Imagine the following scenario: You are traveling from New York to Paris. You have an important business presentation early the next morning and you want to make sure that you will be wide awake, energetic and fully functional. The time difference in Paris is 8 hours later than New York, so you know you’ll want to avoid what is commonly called jet lag. But what exactly is it?
Jet lag is caused by misalignment between the internal circadian clock (in your body) and the external environment. The net result is that you feel sluggish and weary.
When you travel and there is more than a three hour difference in the time zone of origin to the time zone of destination, you can experience symptoms of jet lag. Symptoms typically include: fatigue, headaches, and irritability. Symptoms that are specific to sleep include: trouble falling asleep if flying east, and early awakening if flying west.
What is this internal clock?The internal clock is located in a part of the brain called the hypothalamus. Through a very complex mechanism involving signals to many other parts of the brain, it alternates sleep and wakefulness through two specific hormones:** Orexin** which keeps us awake, and** melatonin** which stabilizes sleep.
At the end of the wakeful period of the day, when our brain is exhausted, there is accumulation of substances that basically send a signal of tiredness. That’s when melatonin takes over. Melatonin is typically secreted at night, so any exposure to light can suppress levels of the hormone. That is why it’s not a good idea to have the TV or reading light on when you’re trying to fall asleep.
Adjusting both your sleep schedule and sleep environment when traveling can help you avoid disruption to your body’s internal clock and sleep/wake cycle.
Preparing to Avoid Jet Lag When Going EastIf you are traveling eastward, then** your body clock has to be advanced**. Starting three days before travel, move your sleep period one hour earlier each day. You can accomplish that by getting exposure to bright lights for one hour upon waking up. Remember, melatonin gets suppressed by light. You can also help the process by taking melatonin tablets 5 hours before your usual bedtime.
Why is “five hours before sleep” the best time to take melatonin? To start, Melatonin is not a sleeping pill. The purpose of the melatonin supplement is to cause an earlier rise in the level of the hormone (artificially) so you “advance” your body clock. Normally melatonin starts to rise about two hours before your usual bedtime… We call this phenomenon “Dim Light Melatonin Onset” or DMLO. By taking melatonin supplements, you’ll nudge the rise in levels so that DMLO occurs earlier, causing you to want to go to bed earlier.
Upon arrival at your new destination, avoid light in the morning (wear dark glasses or stay indoors) and then seek bright light outdoors in the afternoon. To further help to get adjusted to the new time zone, it’s alright to take a short nap, no longer than 30 minutes, during the mid-day.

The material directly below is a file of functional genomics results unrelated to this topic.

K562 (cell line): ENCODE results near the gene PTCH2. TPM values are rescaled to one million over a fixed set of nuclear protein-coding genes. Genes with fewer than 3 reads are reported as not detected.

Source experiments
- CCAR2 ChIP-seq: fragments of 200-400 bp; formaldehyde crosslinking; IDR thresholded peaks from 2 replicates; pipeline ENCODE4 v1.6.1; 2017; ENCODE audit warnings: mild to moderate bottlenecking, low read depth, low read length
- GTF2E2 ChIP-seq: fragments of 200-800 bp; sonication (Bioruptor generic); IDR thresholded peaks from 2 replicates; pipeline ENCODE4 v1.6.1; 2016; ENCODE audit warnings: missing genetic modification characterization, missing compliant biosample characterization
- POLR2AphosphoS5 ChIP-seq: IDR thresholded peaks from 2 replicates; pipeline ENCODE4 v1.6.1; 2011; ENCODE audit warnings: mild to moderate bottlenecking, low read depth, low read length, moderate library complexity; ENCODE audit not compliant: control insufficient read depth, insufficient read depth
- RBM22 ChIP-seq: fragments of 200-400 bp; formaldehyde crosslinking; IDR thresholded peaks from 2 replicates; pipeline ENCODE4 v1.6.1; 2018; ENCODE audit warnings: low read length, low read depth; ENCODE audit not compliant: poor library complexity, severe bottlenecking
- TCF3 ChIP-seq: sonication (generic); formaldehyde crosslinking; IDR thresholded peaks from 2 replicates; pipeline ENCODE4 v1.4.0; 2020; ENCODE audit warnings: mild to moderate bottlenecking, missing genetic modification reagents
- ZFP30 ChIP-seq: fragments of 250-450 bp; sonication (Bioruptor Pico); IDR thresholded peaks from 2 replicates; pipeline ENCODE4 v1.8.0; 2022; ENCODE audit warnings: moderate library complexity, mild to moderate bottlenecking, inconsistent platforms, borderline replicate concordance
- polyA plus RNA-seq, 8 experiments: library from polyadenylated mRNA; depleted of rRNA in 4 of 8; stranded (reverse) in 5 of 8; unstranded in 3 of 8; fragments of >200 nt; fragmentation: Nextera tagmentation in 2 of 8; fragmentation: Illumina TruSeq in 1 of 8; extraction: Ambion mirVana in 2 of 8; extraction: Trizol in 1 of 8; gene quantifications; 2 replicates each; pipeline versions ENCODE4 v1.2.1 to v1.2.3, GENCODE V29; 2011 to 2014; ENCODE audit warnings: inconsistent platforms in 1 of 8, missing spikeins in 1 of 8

Preparing to Avoid Jet Lag When Going WestIf your trip will take you westwards then you will be a bit less challenged because it’s actually easier to adjust to the western time change. Preparation basically involves** delaying** your usual sleep schedule. It’s also the exact opposite of the recommendations I described for eastward travel. Your three day preparation involves
avoiding light in early morning
staying indoors or wearing dark glasses during the day
seeking some light in the evening
The overall intent is to delay your sleep time by one hour each day, starting three days before traveling.
Whether traveling eastward or westward, caffeine should be avoided close to bedtime. The effects of caffeine can last up to 5 hours.
Preserving Sleep Hygiene
The basic guidelines offered here are to help you to maintain what is known as sleep hygiene. When preparing to take a trip to a faraway place, it’s very important to respect the difference between night and day, literally. You should avoid doing activities at night that keep you awake, especially those that involve light exposure. Watching TV or reading with a Kindle, common activities in bed that expose you to light, are enough to suppress your internal melatonin secretion and interfere with or change your internal clock.
One afterthought - Good health habits, like keeping a proper sleep-wake schedule, might also lead to (heaven forbid),healthier eating habits The timing of your meals should be in direct concert with the circadian rhythm which, in turn, that should be coordinated with the sleep-wake schedule. That of course is a whole other discussion…
Eli Hendel, M.D., is a board-certified internist/pulmonary specialist with board certification in Sleep Medicine. An Assistant Clinical Professor of Medicine at Keck-University of Southern California School of Medicine, and Qualified Medical Examiner for the State of California Department of Industrial Relations, his areas include asthma, COPD, sleep disorders, obstructive sleep apnea, and occupational lung diseases. Favorite hobby? Playing jazz music. Find him on Twitter @Lung_doctor.